Beyond bear spray

When writing with broad strokes, problematic human-bear encounters can be divided into three types.  Daylight visual encounters, where human and bear see each other before impact.  Daylight surprise encounters, which lack more than instantaneous forewarning; and night encounters which for these purposes will mean a bear swatting at or invading a tent with either curious or predatory intent.  The rare night hiking encounters would fall into category two.  Presuming one wants some form of weaponized deterrent, each of these three scenarios must be taken into account.

There will be endless debate about firearms as bear defense, but discussions of caliber and suitability aside there is a finality to this solution which must be comforting.  In scenario one the choice to place deterrent shots with a potentially lethal option held in reserve has many advantages, but any firearm comes up shorter for option two and especially three.  Obviously a highly trained operator is essential.

Bear spray is the most popular option, and is tailored for situations two and three.  In my mind this is a big advantage.  Additionally, spray is cheap and requires little training.  There is good cause for the US Forest and Park Services to push bear spray as aggressively as they do.

There is no major third option.  Bear bangers are popular in Canada, and seem like a decent option for scenario one but quite useless otherwise.  There have been discussions of flare guns as bear deterrents, which would seem to have few if any advantages over bear bangers with the disadvantage of creating a serious fire hazard.

In my mind, pepper spray is the way to go here.  My problem is that the more I learn about spray, the less confident I become.  The design of current canisters is cheap so it will end up in the hands of tourists, but this also means it can break or malfunction with relative ease.  Which it does, with unpleasant results to whichever human happens to be carrying it.  The safety is not safe enough, and easily ripped off by brush.  The design itself it not an easy one to carry in a protected yet ready position.  Bear spray is powered by aerosol, which has a shelf life and doesn’t work in the cold.  It is sensitive to wind, and the canister is not reloadable.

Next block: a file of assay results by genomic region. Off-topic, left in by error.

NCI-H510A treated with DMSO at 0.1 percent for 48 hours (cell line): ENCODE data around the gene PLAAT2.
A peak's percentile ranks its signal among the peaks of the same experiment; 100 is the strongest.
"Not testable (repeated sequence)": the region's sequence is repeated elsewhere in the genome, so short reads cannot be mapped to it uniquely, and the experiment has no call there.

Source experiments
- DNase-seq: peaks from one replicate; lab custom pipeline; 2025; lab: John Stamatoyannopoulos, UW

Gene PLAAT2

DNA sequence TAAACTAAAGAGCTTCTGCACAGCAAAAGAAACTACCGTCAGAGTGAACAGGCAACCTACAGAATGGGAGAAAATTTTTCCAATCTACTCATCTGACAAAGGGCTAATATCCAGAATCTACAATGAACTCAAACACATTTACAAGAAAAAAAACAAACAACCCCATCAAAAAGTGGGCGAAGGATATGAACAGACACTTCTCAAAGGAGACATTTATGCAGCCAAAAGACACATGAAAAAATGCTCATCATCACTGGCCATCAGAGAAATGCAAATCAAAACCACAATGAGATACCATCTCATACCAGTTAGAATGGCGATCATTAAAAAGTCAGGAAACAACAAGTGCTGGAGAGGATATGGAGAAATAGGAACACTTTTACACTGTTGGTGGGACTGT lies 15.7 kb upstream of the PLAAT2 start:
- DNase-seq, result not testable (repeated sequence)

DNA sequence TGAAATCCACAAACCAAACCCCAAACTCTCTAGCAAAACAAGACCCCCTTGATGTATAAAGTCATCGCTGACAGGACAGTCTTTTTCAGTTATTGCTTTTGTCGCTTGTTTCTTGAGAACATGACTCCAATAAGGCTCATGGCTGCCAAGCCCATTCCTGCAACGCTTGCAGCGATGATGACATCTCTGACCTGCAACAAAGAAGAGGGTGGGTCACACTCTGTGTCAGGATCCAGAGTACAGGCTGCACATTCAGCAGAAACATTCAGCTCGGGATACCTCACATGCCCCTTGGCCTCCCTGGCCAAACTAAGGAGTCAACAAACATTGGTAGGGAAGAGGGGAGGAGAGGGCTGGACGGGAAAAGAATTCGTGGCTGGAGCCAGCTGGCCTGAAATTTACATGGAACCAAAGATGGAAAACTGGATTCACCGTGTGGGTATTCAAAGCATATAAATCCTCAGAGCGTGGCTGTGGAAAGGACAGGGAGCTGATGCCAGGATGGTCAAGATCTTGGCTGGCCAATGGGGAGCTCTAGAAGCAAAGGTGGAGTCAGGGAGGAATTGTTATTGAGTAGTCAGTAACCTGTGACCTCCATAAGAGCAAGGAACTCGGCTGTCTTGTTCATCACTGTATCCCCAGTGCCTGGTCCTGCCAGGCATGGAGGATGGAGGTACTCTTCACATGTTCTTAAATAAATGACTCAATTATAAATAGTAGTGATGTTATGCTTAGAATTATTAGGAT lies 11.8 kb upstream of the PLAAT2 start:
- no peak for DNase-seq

In short, time is long past for a pro-model bear spray.  I want something part way between the current iteration and a pistol, with a blast of capsicum powered by a modest gunpowder charge, and the ability to fire multiple shots without reloading.  I want to be able to carry as much or as little “ammo” as I want for a given trip.  This does not currently exist.  The Mace Pepper Gun is close, but meant for humans and with a too narrow spray (which might be user mod-able).  The Bond Cowboy Defender is small and lightish, and can fire .410 shotgun shells loaded with pepper charges, but I’ve yet to find any good information about range or dispersion.

I’ve heard too many stories of spray safeties pulled off in the brush, cans punctured against rocks, or malfunctions for no particular reason.  I was loading up my pack to float Kishenehn Creek this summer and the head fell off the spray when I picked it up.  Fortunately it did not go off, though I’m still not entirely sure why.  Buildings in Glacier are evacuated multiple times every summer because people assume that something as cheap as bear spray must be a toy and not a weapon.  While there may be a place for spray, to serve the casual visitor, it is time to give it the respect it deserves and produce it as a series tool.

9 responses to “Beyond bear spray”

  1. I completely agree that a high quality and reliable capsaicin delivery system is needed on the market. I would like something with durable construction and a potent propellant. You could just carry a pepper ball gun. All my bear encounters have been of the type I and II varieties and although some of them have been at very close range, none of them of required anything more than respect and patience. In a high wind situation even the best spray could end up useless.